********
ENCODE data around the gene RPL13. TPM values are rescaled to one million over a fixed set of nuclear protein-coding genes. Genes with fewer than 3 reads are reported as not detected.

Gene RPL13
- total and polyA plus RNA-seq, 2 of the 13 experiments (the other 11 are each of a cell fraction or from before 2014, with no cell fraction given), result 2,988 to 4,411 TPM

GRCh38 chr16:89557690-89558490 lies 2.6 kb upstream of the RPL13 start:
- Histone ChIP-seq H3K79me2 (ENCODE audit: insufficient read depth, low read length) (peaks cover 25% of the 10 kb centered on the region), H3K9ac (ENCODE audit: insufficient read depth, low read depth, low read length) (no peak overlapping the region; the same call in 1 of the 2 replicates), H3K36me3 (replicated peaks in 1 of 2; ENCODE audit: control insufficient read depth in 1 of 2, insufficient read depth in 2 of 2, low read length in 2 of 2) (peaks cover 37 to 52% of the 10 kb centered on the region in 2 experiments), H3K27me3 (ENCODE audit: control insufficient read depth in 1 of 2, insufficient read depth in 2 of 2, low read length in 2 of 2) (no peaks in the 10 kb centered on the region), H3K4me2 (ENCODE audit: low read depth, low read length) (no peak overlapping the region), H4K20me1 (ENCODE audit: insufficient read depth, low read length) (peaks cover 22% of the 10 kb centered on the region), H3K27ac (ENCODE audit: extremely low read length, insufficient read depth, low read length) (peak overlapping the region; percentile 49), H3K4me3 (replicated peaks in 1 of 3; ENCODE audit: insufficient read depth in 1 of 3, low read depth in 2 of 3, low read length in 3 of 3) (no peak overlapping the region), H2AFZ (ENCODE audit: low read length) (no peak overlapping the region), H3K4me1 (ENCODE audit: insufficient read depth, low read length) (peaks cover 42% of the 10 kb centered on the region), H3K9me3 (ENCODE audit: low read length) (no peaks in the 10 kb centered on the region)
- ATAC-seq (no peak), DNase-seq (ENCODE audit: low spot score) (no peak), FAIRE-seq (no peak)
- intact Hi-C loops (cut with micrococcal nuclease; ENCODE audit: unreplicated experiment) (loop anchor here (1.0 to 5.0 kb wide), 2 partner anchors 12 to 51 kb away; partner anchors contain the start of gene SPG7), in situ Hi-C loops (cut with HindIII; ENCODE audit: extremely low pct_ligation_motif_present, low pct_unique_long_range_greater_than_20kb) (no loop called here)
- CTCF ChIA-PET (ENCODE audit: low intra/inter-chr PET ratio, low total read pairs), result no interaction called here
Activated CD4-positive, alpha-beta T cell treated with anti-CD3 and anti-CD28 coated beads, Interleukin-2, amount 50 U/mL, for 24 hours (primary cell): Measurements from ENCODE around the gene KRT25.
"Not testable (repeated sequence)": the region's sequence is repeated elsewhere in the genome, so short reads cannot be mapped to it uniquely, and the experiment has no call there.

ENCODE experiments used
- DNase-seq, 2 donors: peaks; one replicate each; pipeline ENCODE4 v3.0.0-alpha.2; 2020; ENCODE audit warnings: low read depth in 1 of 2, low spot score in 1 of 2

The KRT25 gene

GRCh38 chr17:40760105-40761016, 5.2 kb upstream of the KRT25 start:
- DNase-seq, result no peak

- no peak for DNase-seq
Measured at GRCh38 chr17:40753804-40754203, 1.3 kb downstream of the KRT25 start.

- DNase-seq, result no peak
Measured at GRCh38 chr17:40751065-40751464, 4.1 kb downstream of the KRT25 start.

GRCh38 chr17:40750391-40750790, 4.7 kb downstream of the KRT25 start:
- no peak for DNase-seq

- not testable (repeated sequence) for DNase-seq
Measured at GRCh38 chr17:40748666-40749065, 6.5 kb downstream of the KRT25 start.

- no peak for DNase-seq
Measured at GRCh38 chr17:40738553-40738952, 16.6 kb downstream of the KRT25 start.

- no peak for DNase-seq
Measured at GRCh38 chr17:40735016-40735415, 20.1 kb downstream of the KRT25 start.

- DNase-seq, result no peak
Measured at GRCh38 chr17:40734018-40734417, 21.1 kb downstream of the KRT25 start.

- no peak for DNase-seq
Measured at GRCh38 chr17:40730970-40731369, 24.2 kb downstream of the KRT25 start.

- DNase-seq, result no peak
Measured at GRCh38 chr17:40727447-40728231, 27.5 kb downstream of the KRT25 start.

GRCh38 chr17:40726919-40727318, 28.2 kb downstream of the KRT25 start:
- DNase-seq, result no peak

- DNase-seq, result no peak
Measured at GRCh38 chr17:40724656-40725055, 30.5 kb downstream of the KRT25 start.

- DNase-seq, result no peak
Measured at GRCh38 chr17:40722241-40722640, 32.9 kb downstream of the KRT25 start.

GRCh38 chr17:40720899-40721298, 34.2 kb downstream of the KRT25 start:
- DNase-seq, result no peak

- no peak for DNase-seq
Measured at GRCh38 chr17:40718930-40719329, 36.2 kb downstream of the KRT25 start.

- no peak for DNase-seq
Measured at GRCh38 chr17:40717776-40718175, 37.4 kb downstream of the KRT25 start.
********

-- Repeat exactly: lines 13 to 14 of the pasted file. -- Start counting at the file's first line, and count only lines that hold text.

The KRT25 gene

GRCh38 chr17:40760105-40761016, 5.2 kb upstream of the KRT25 start: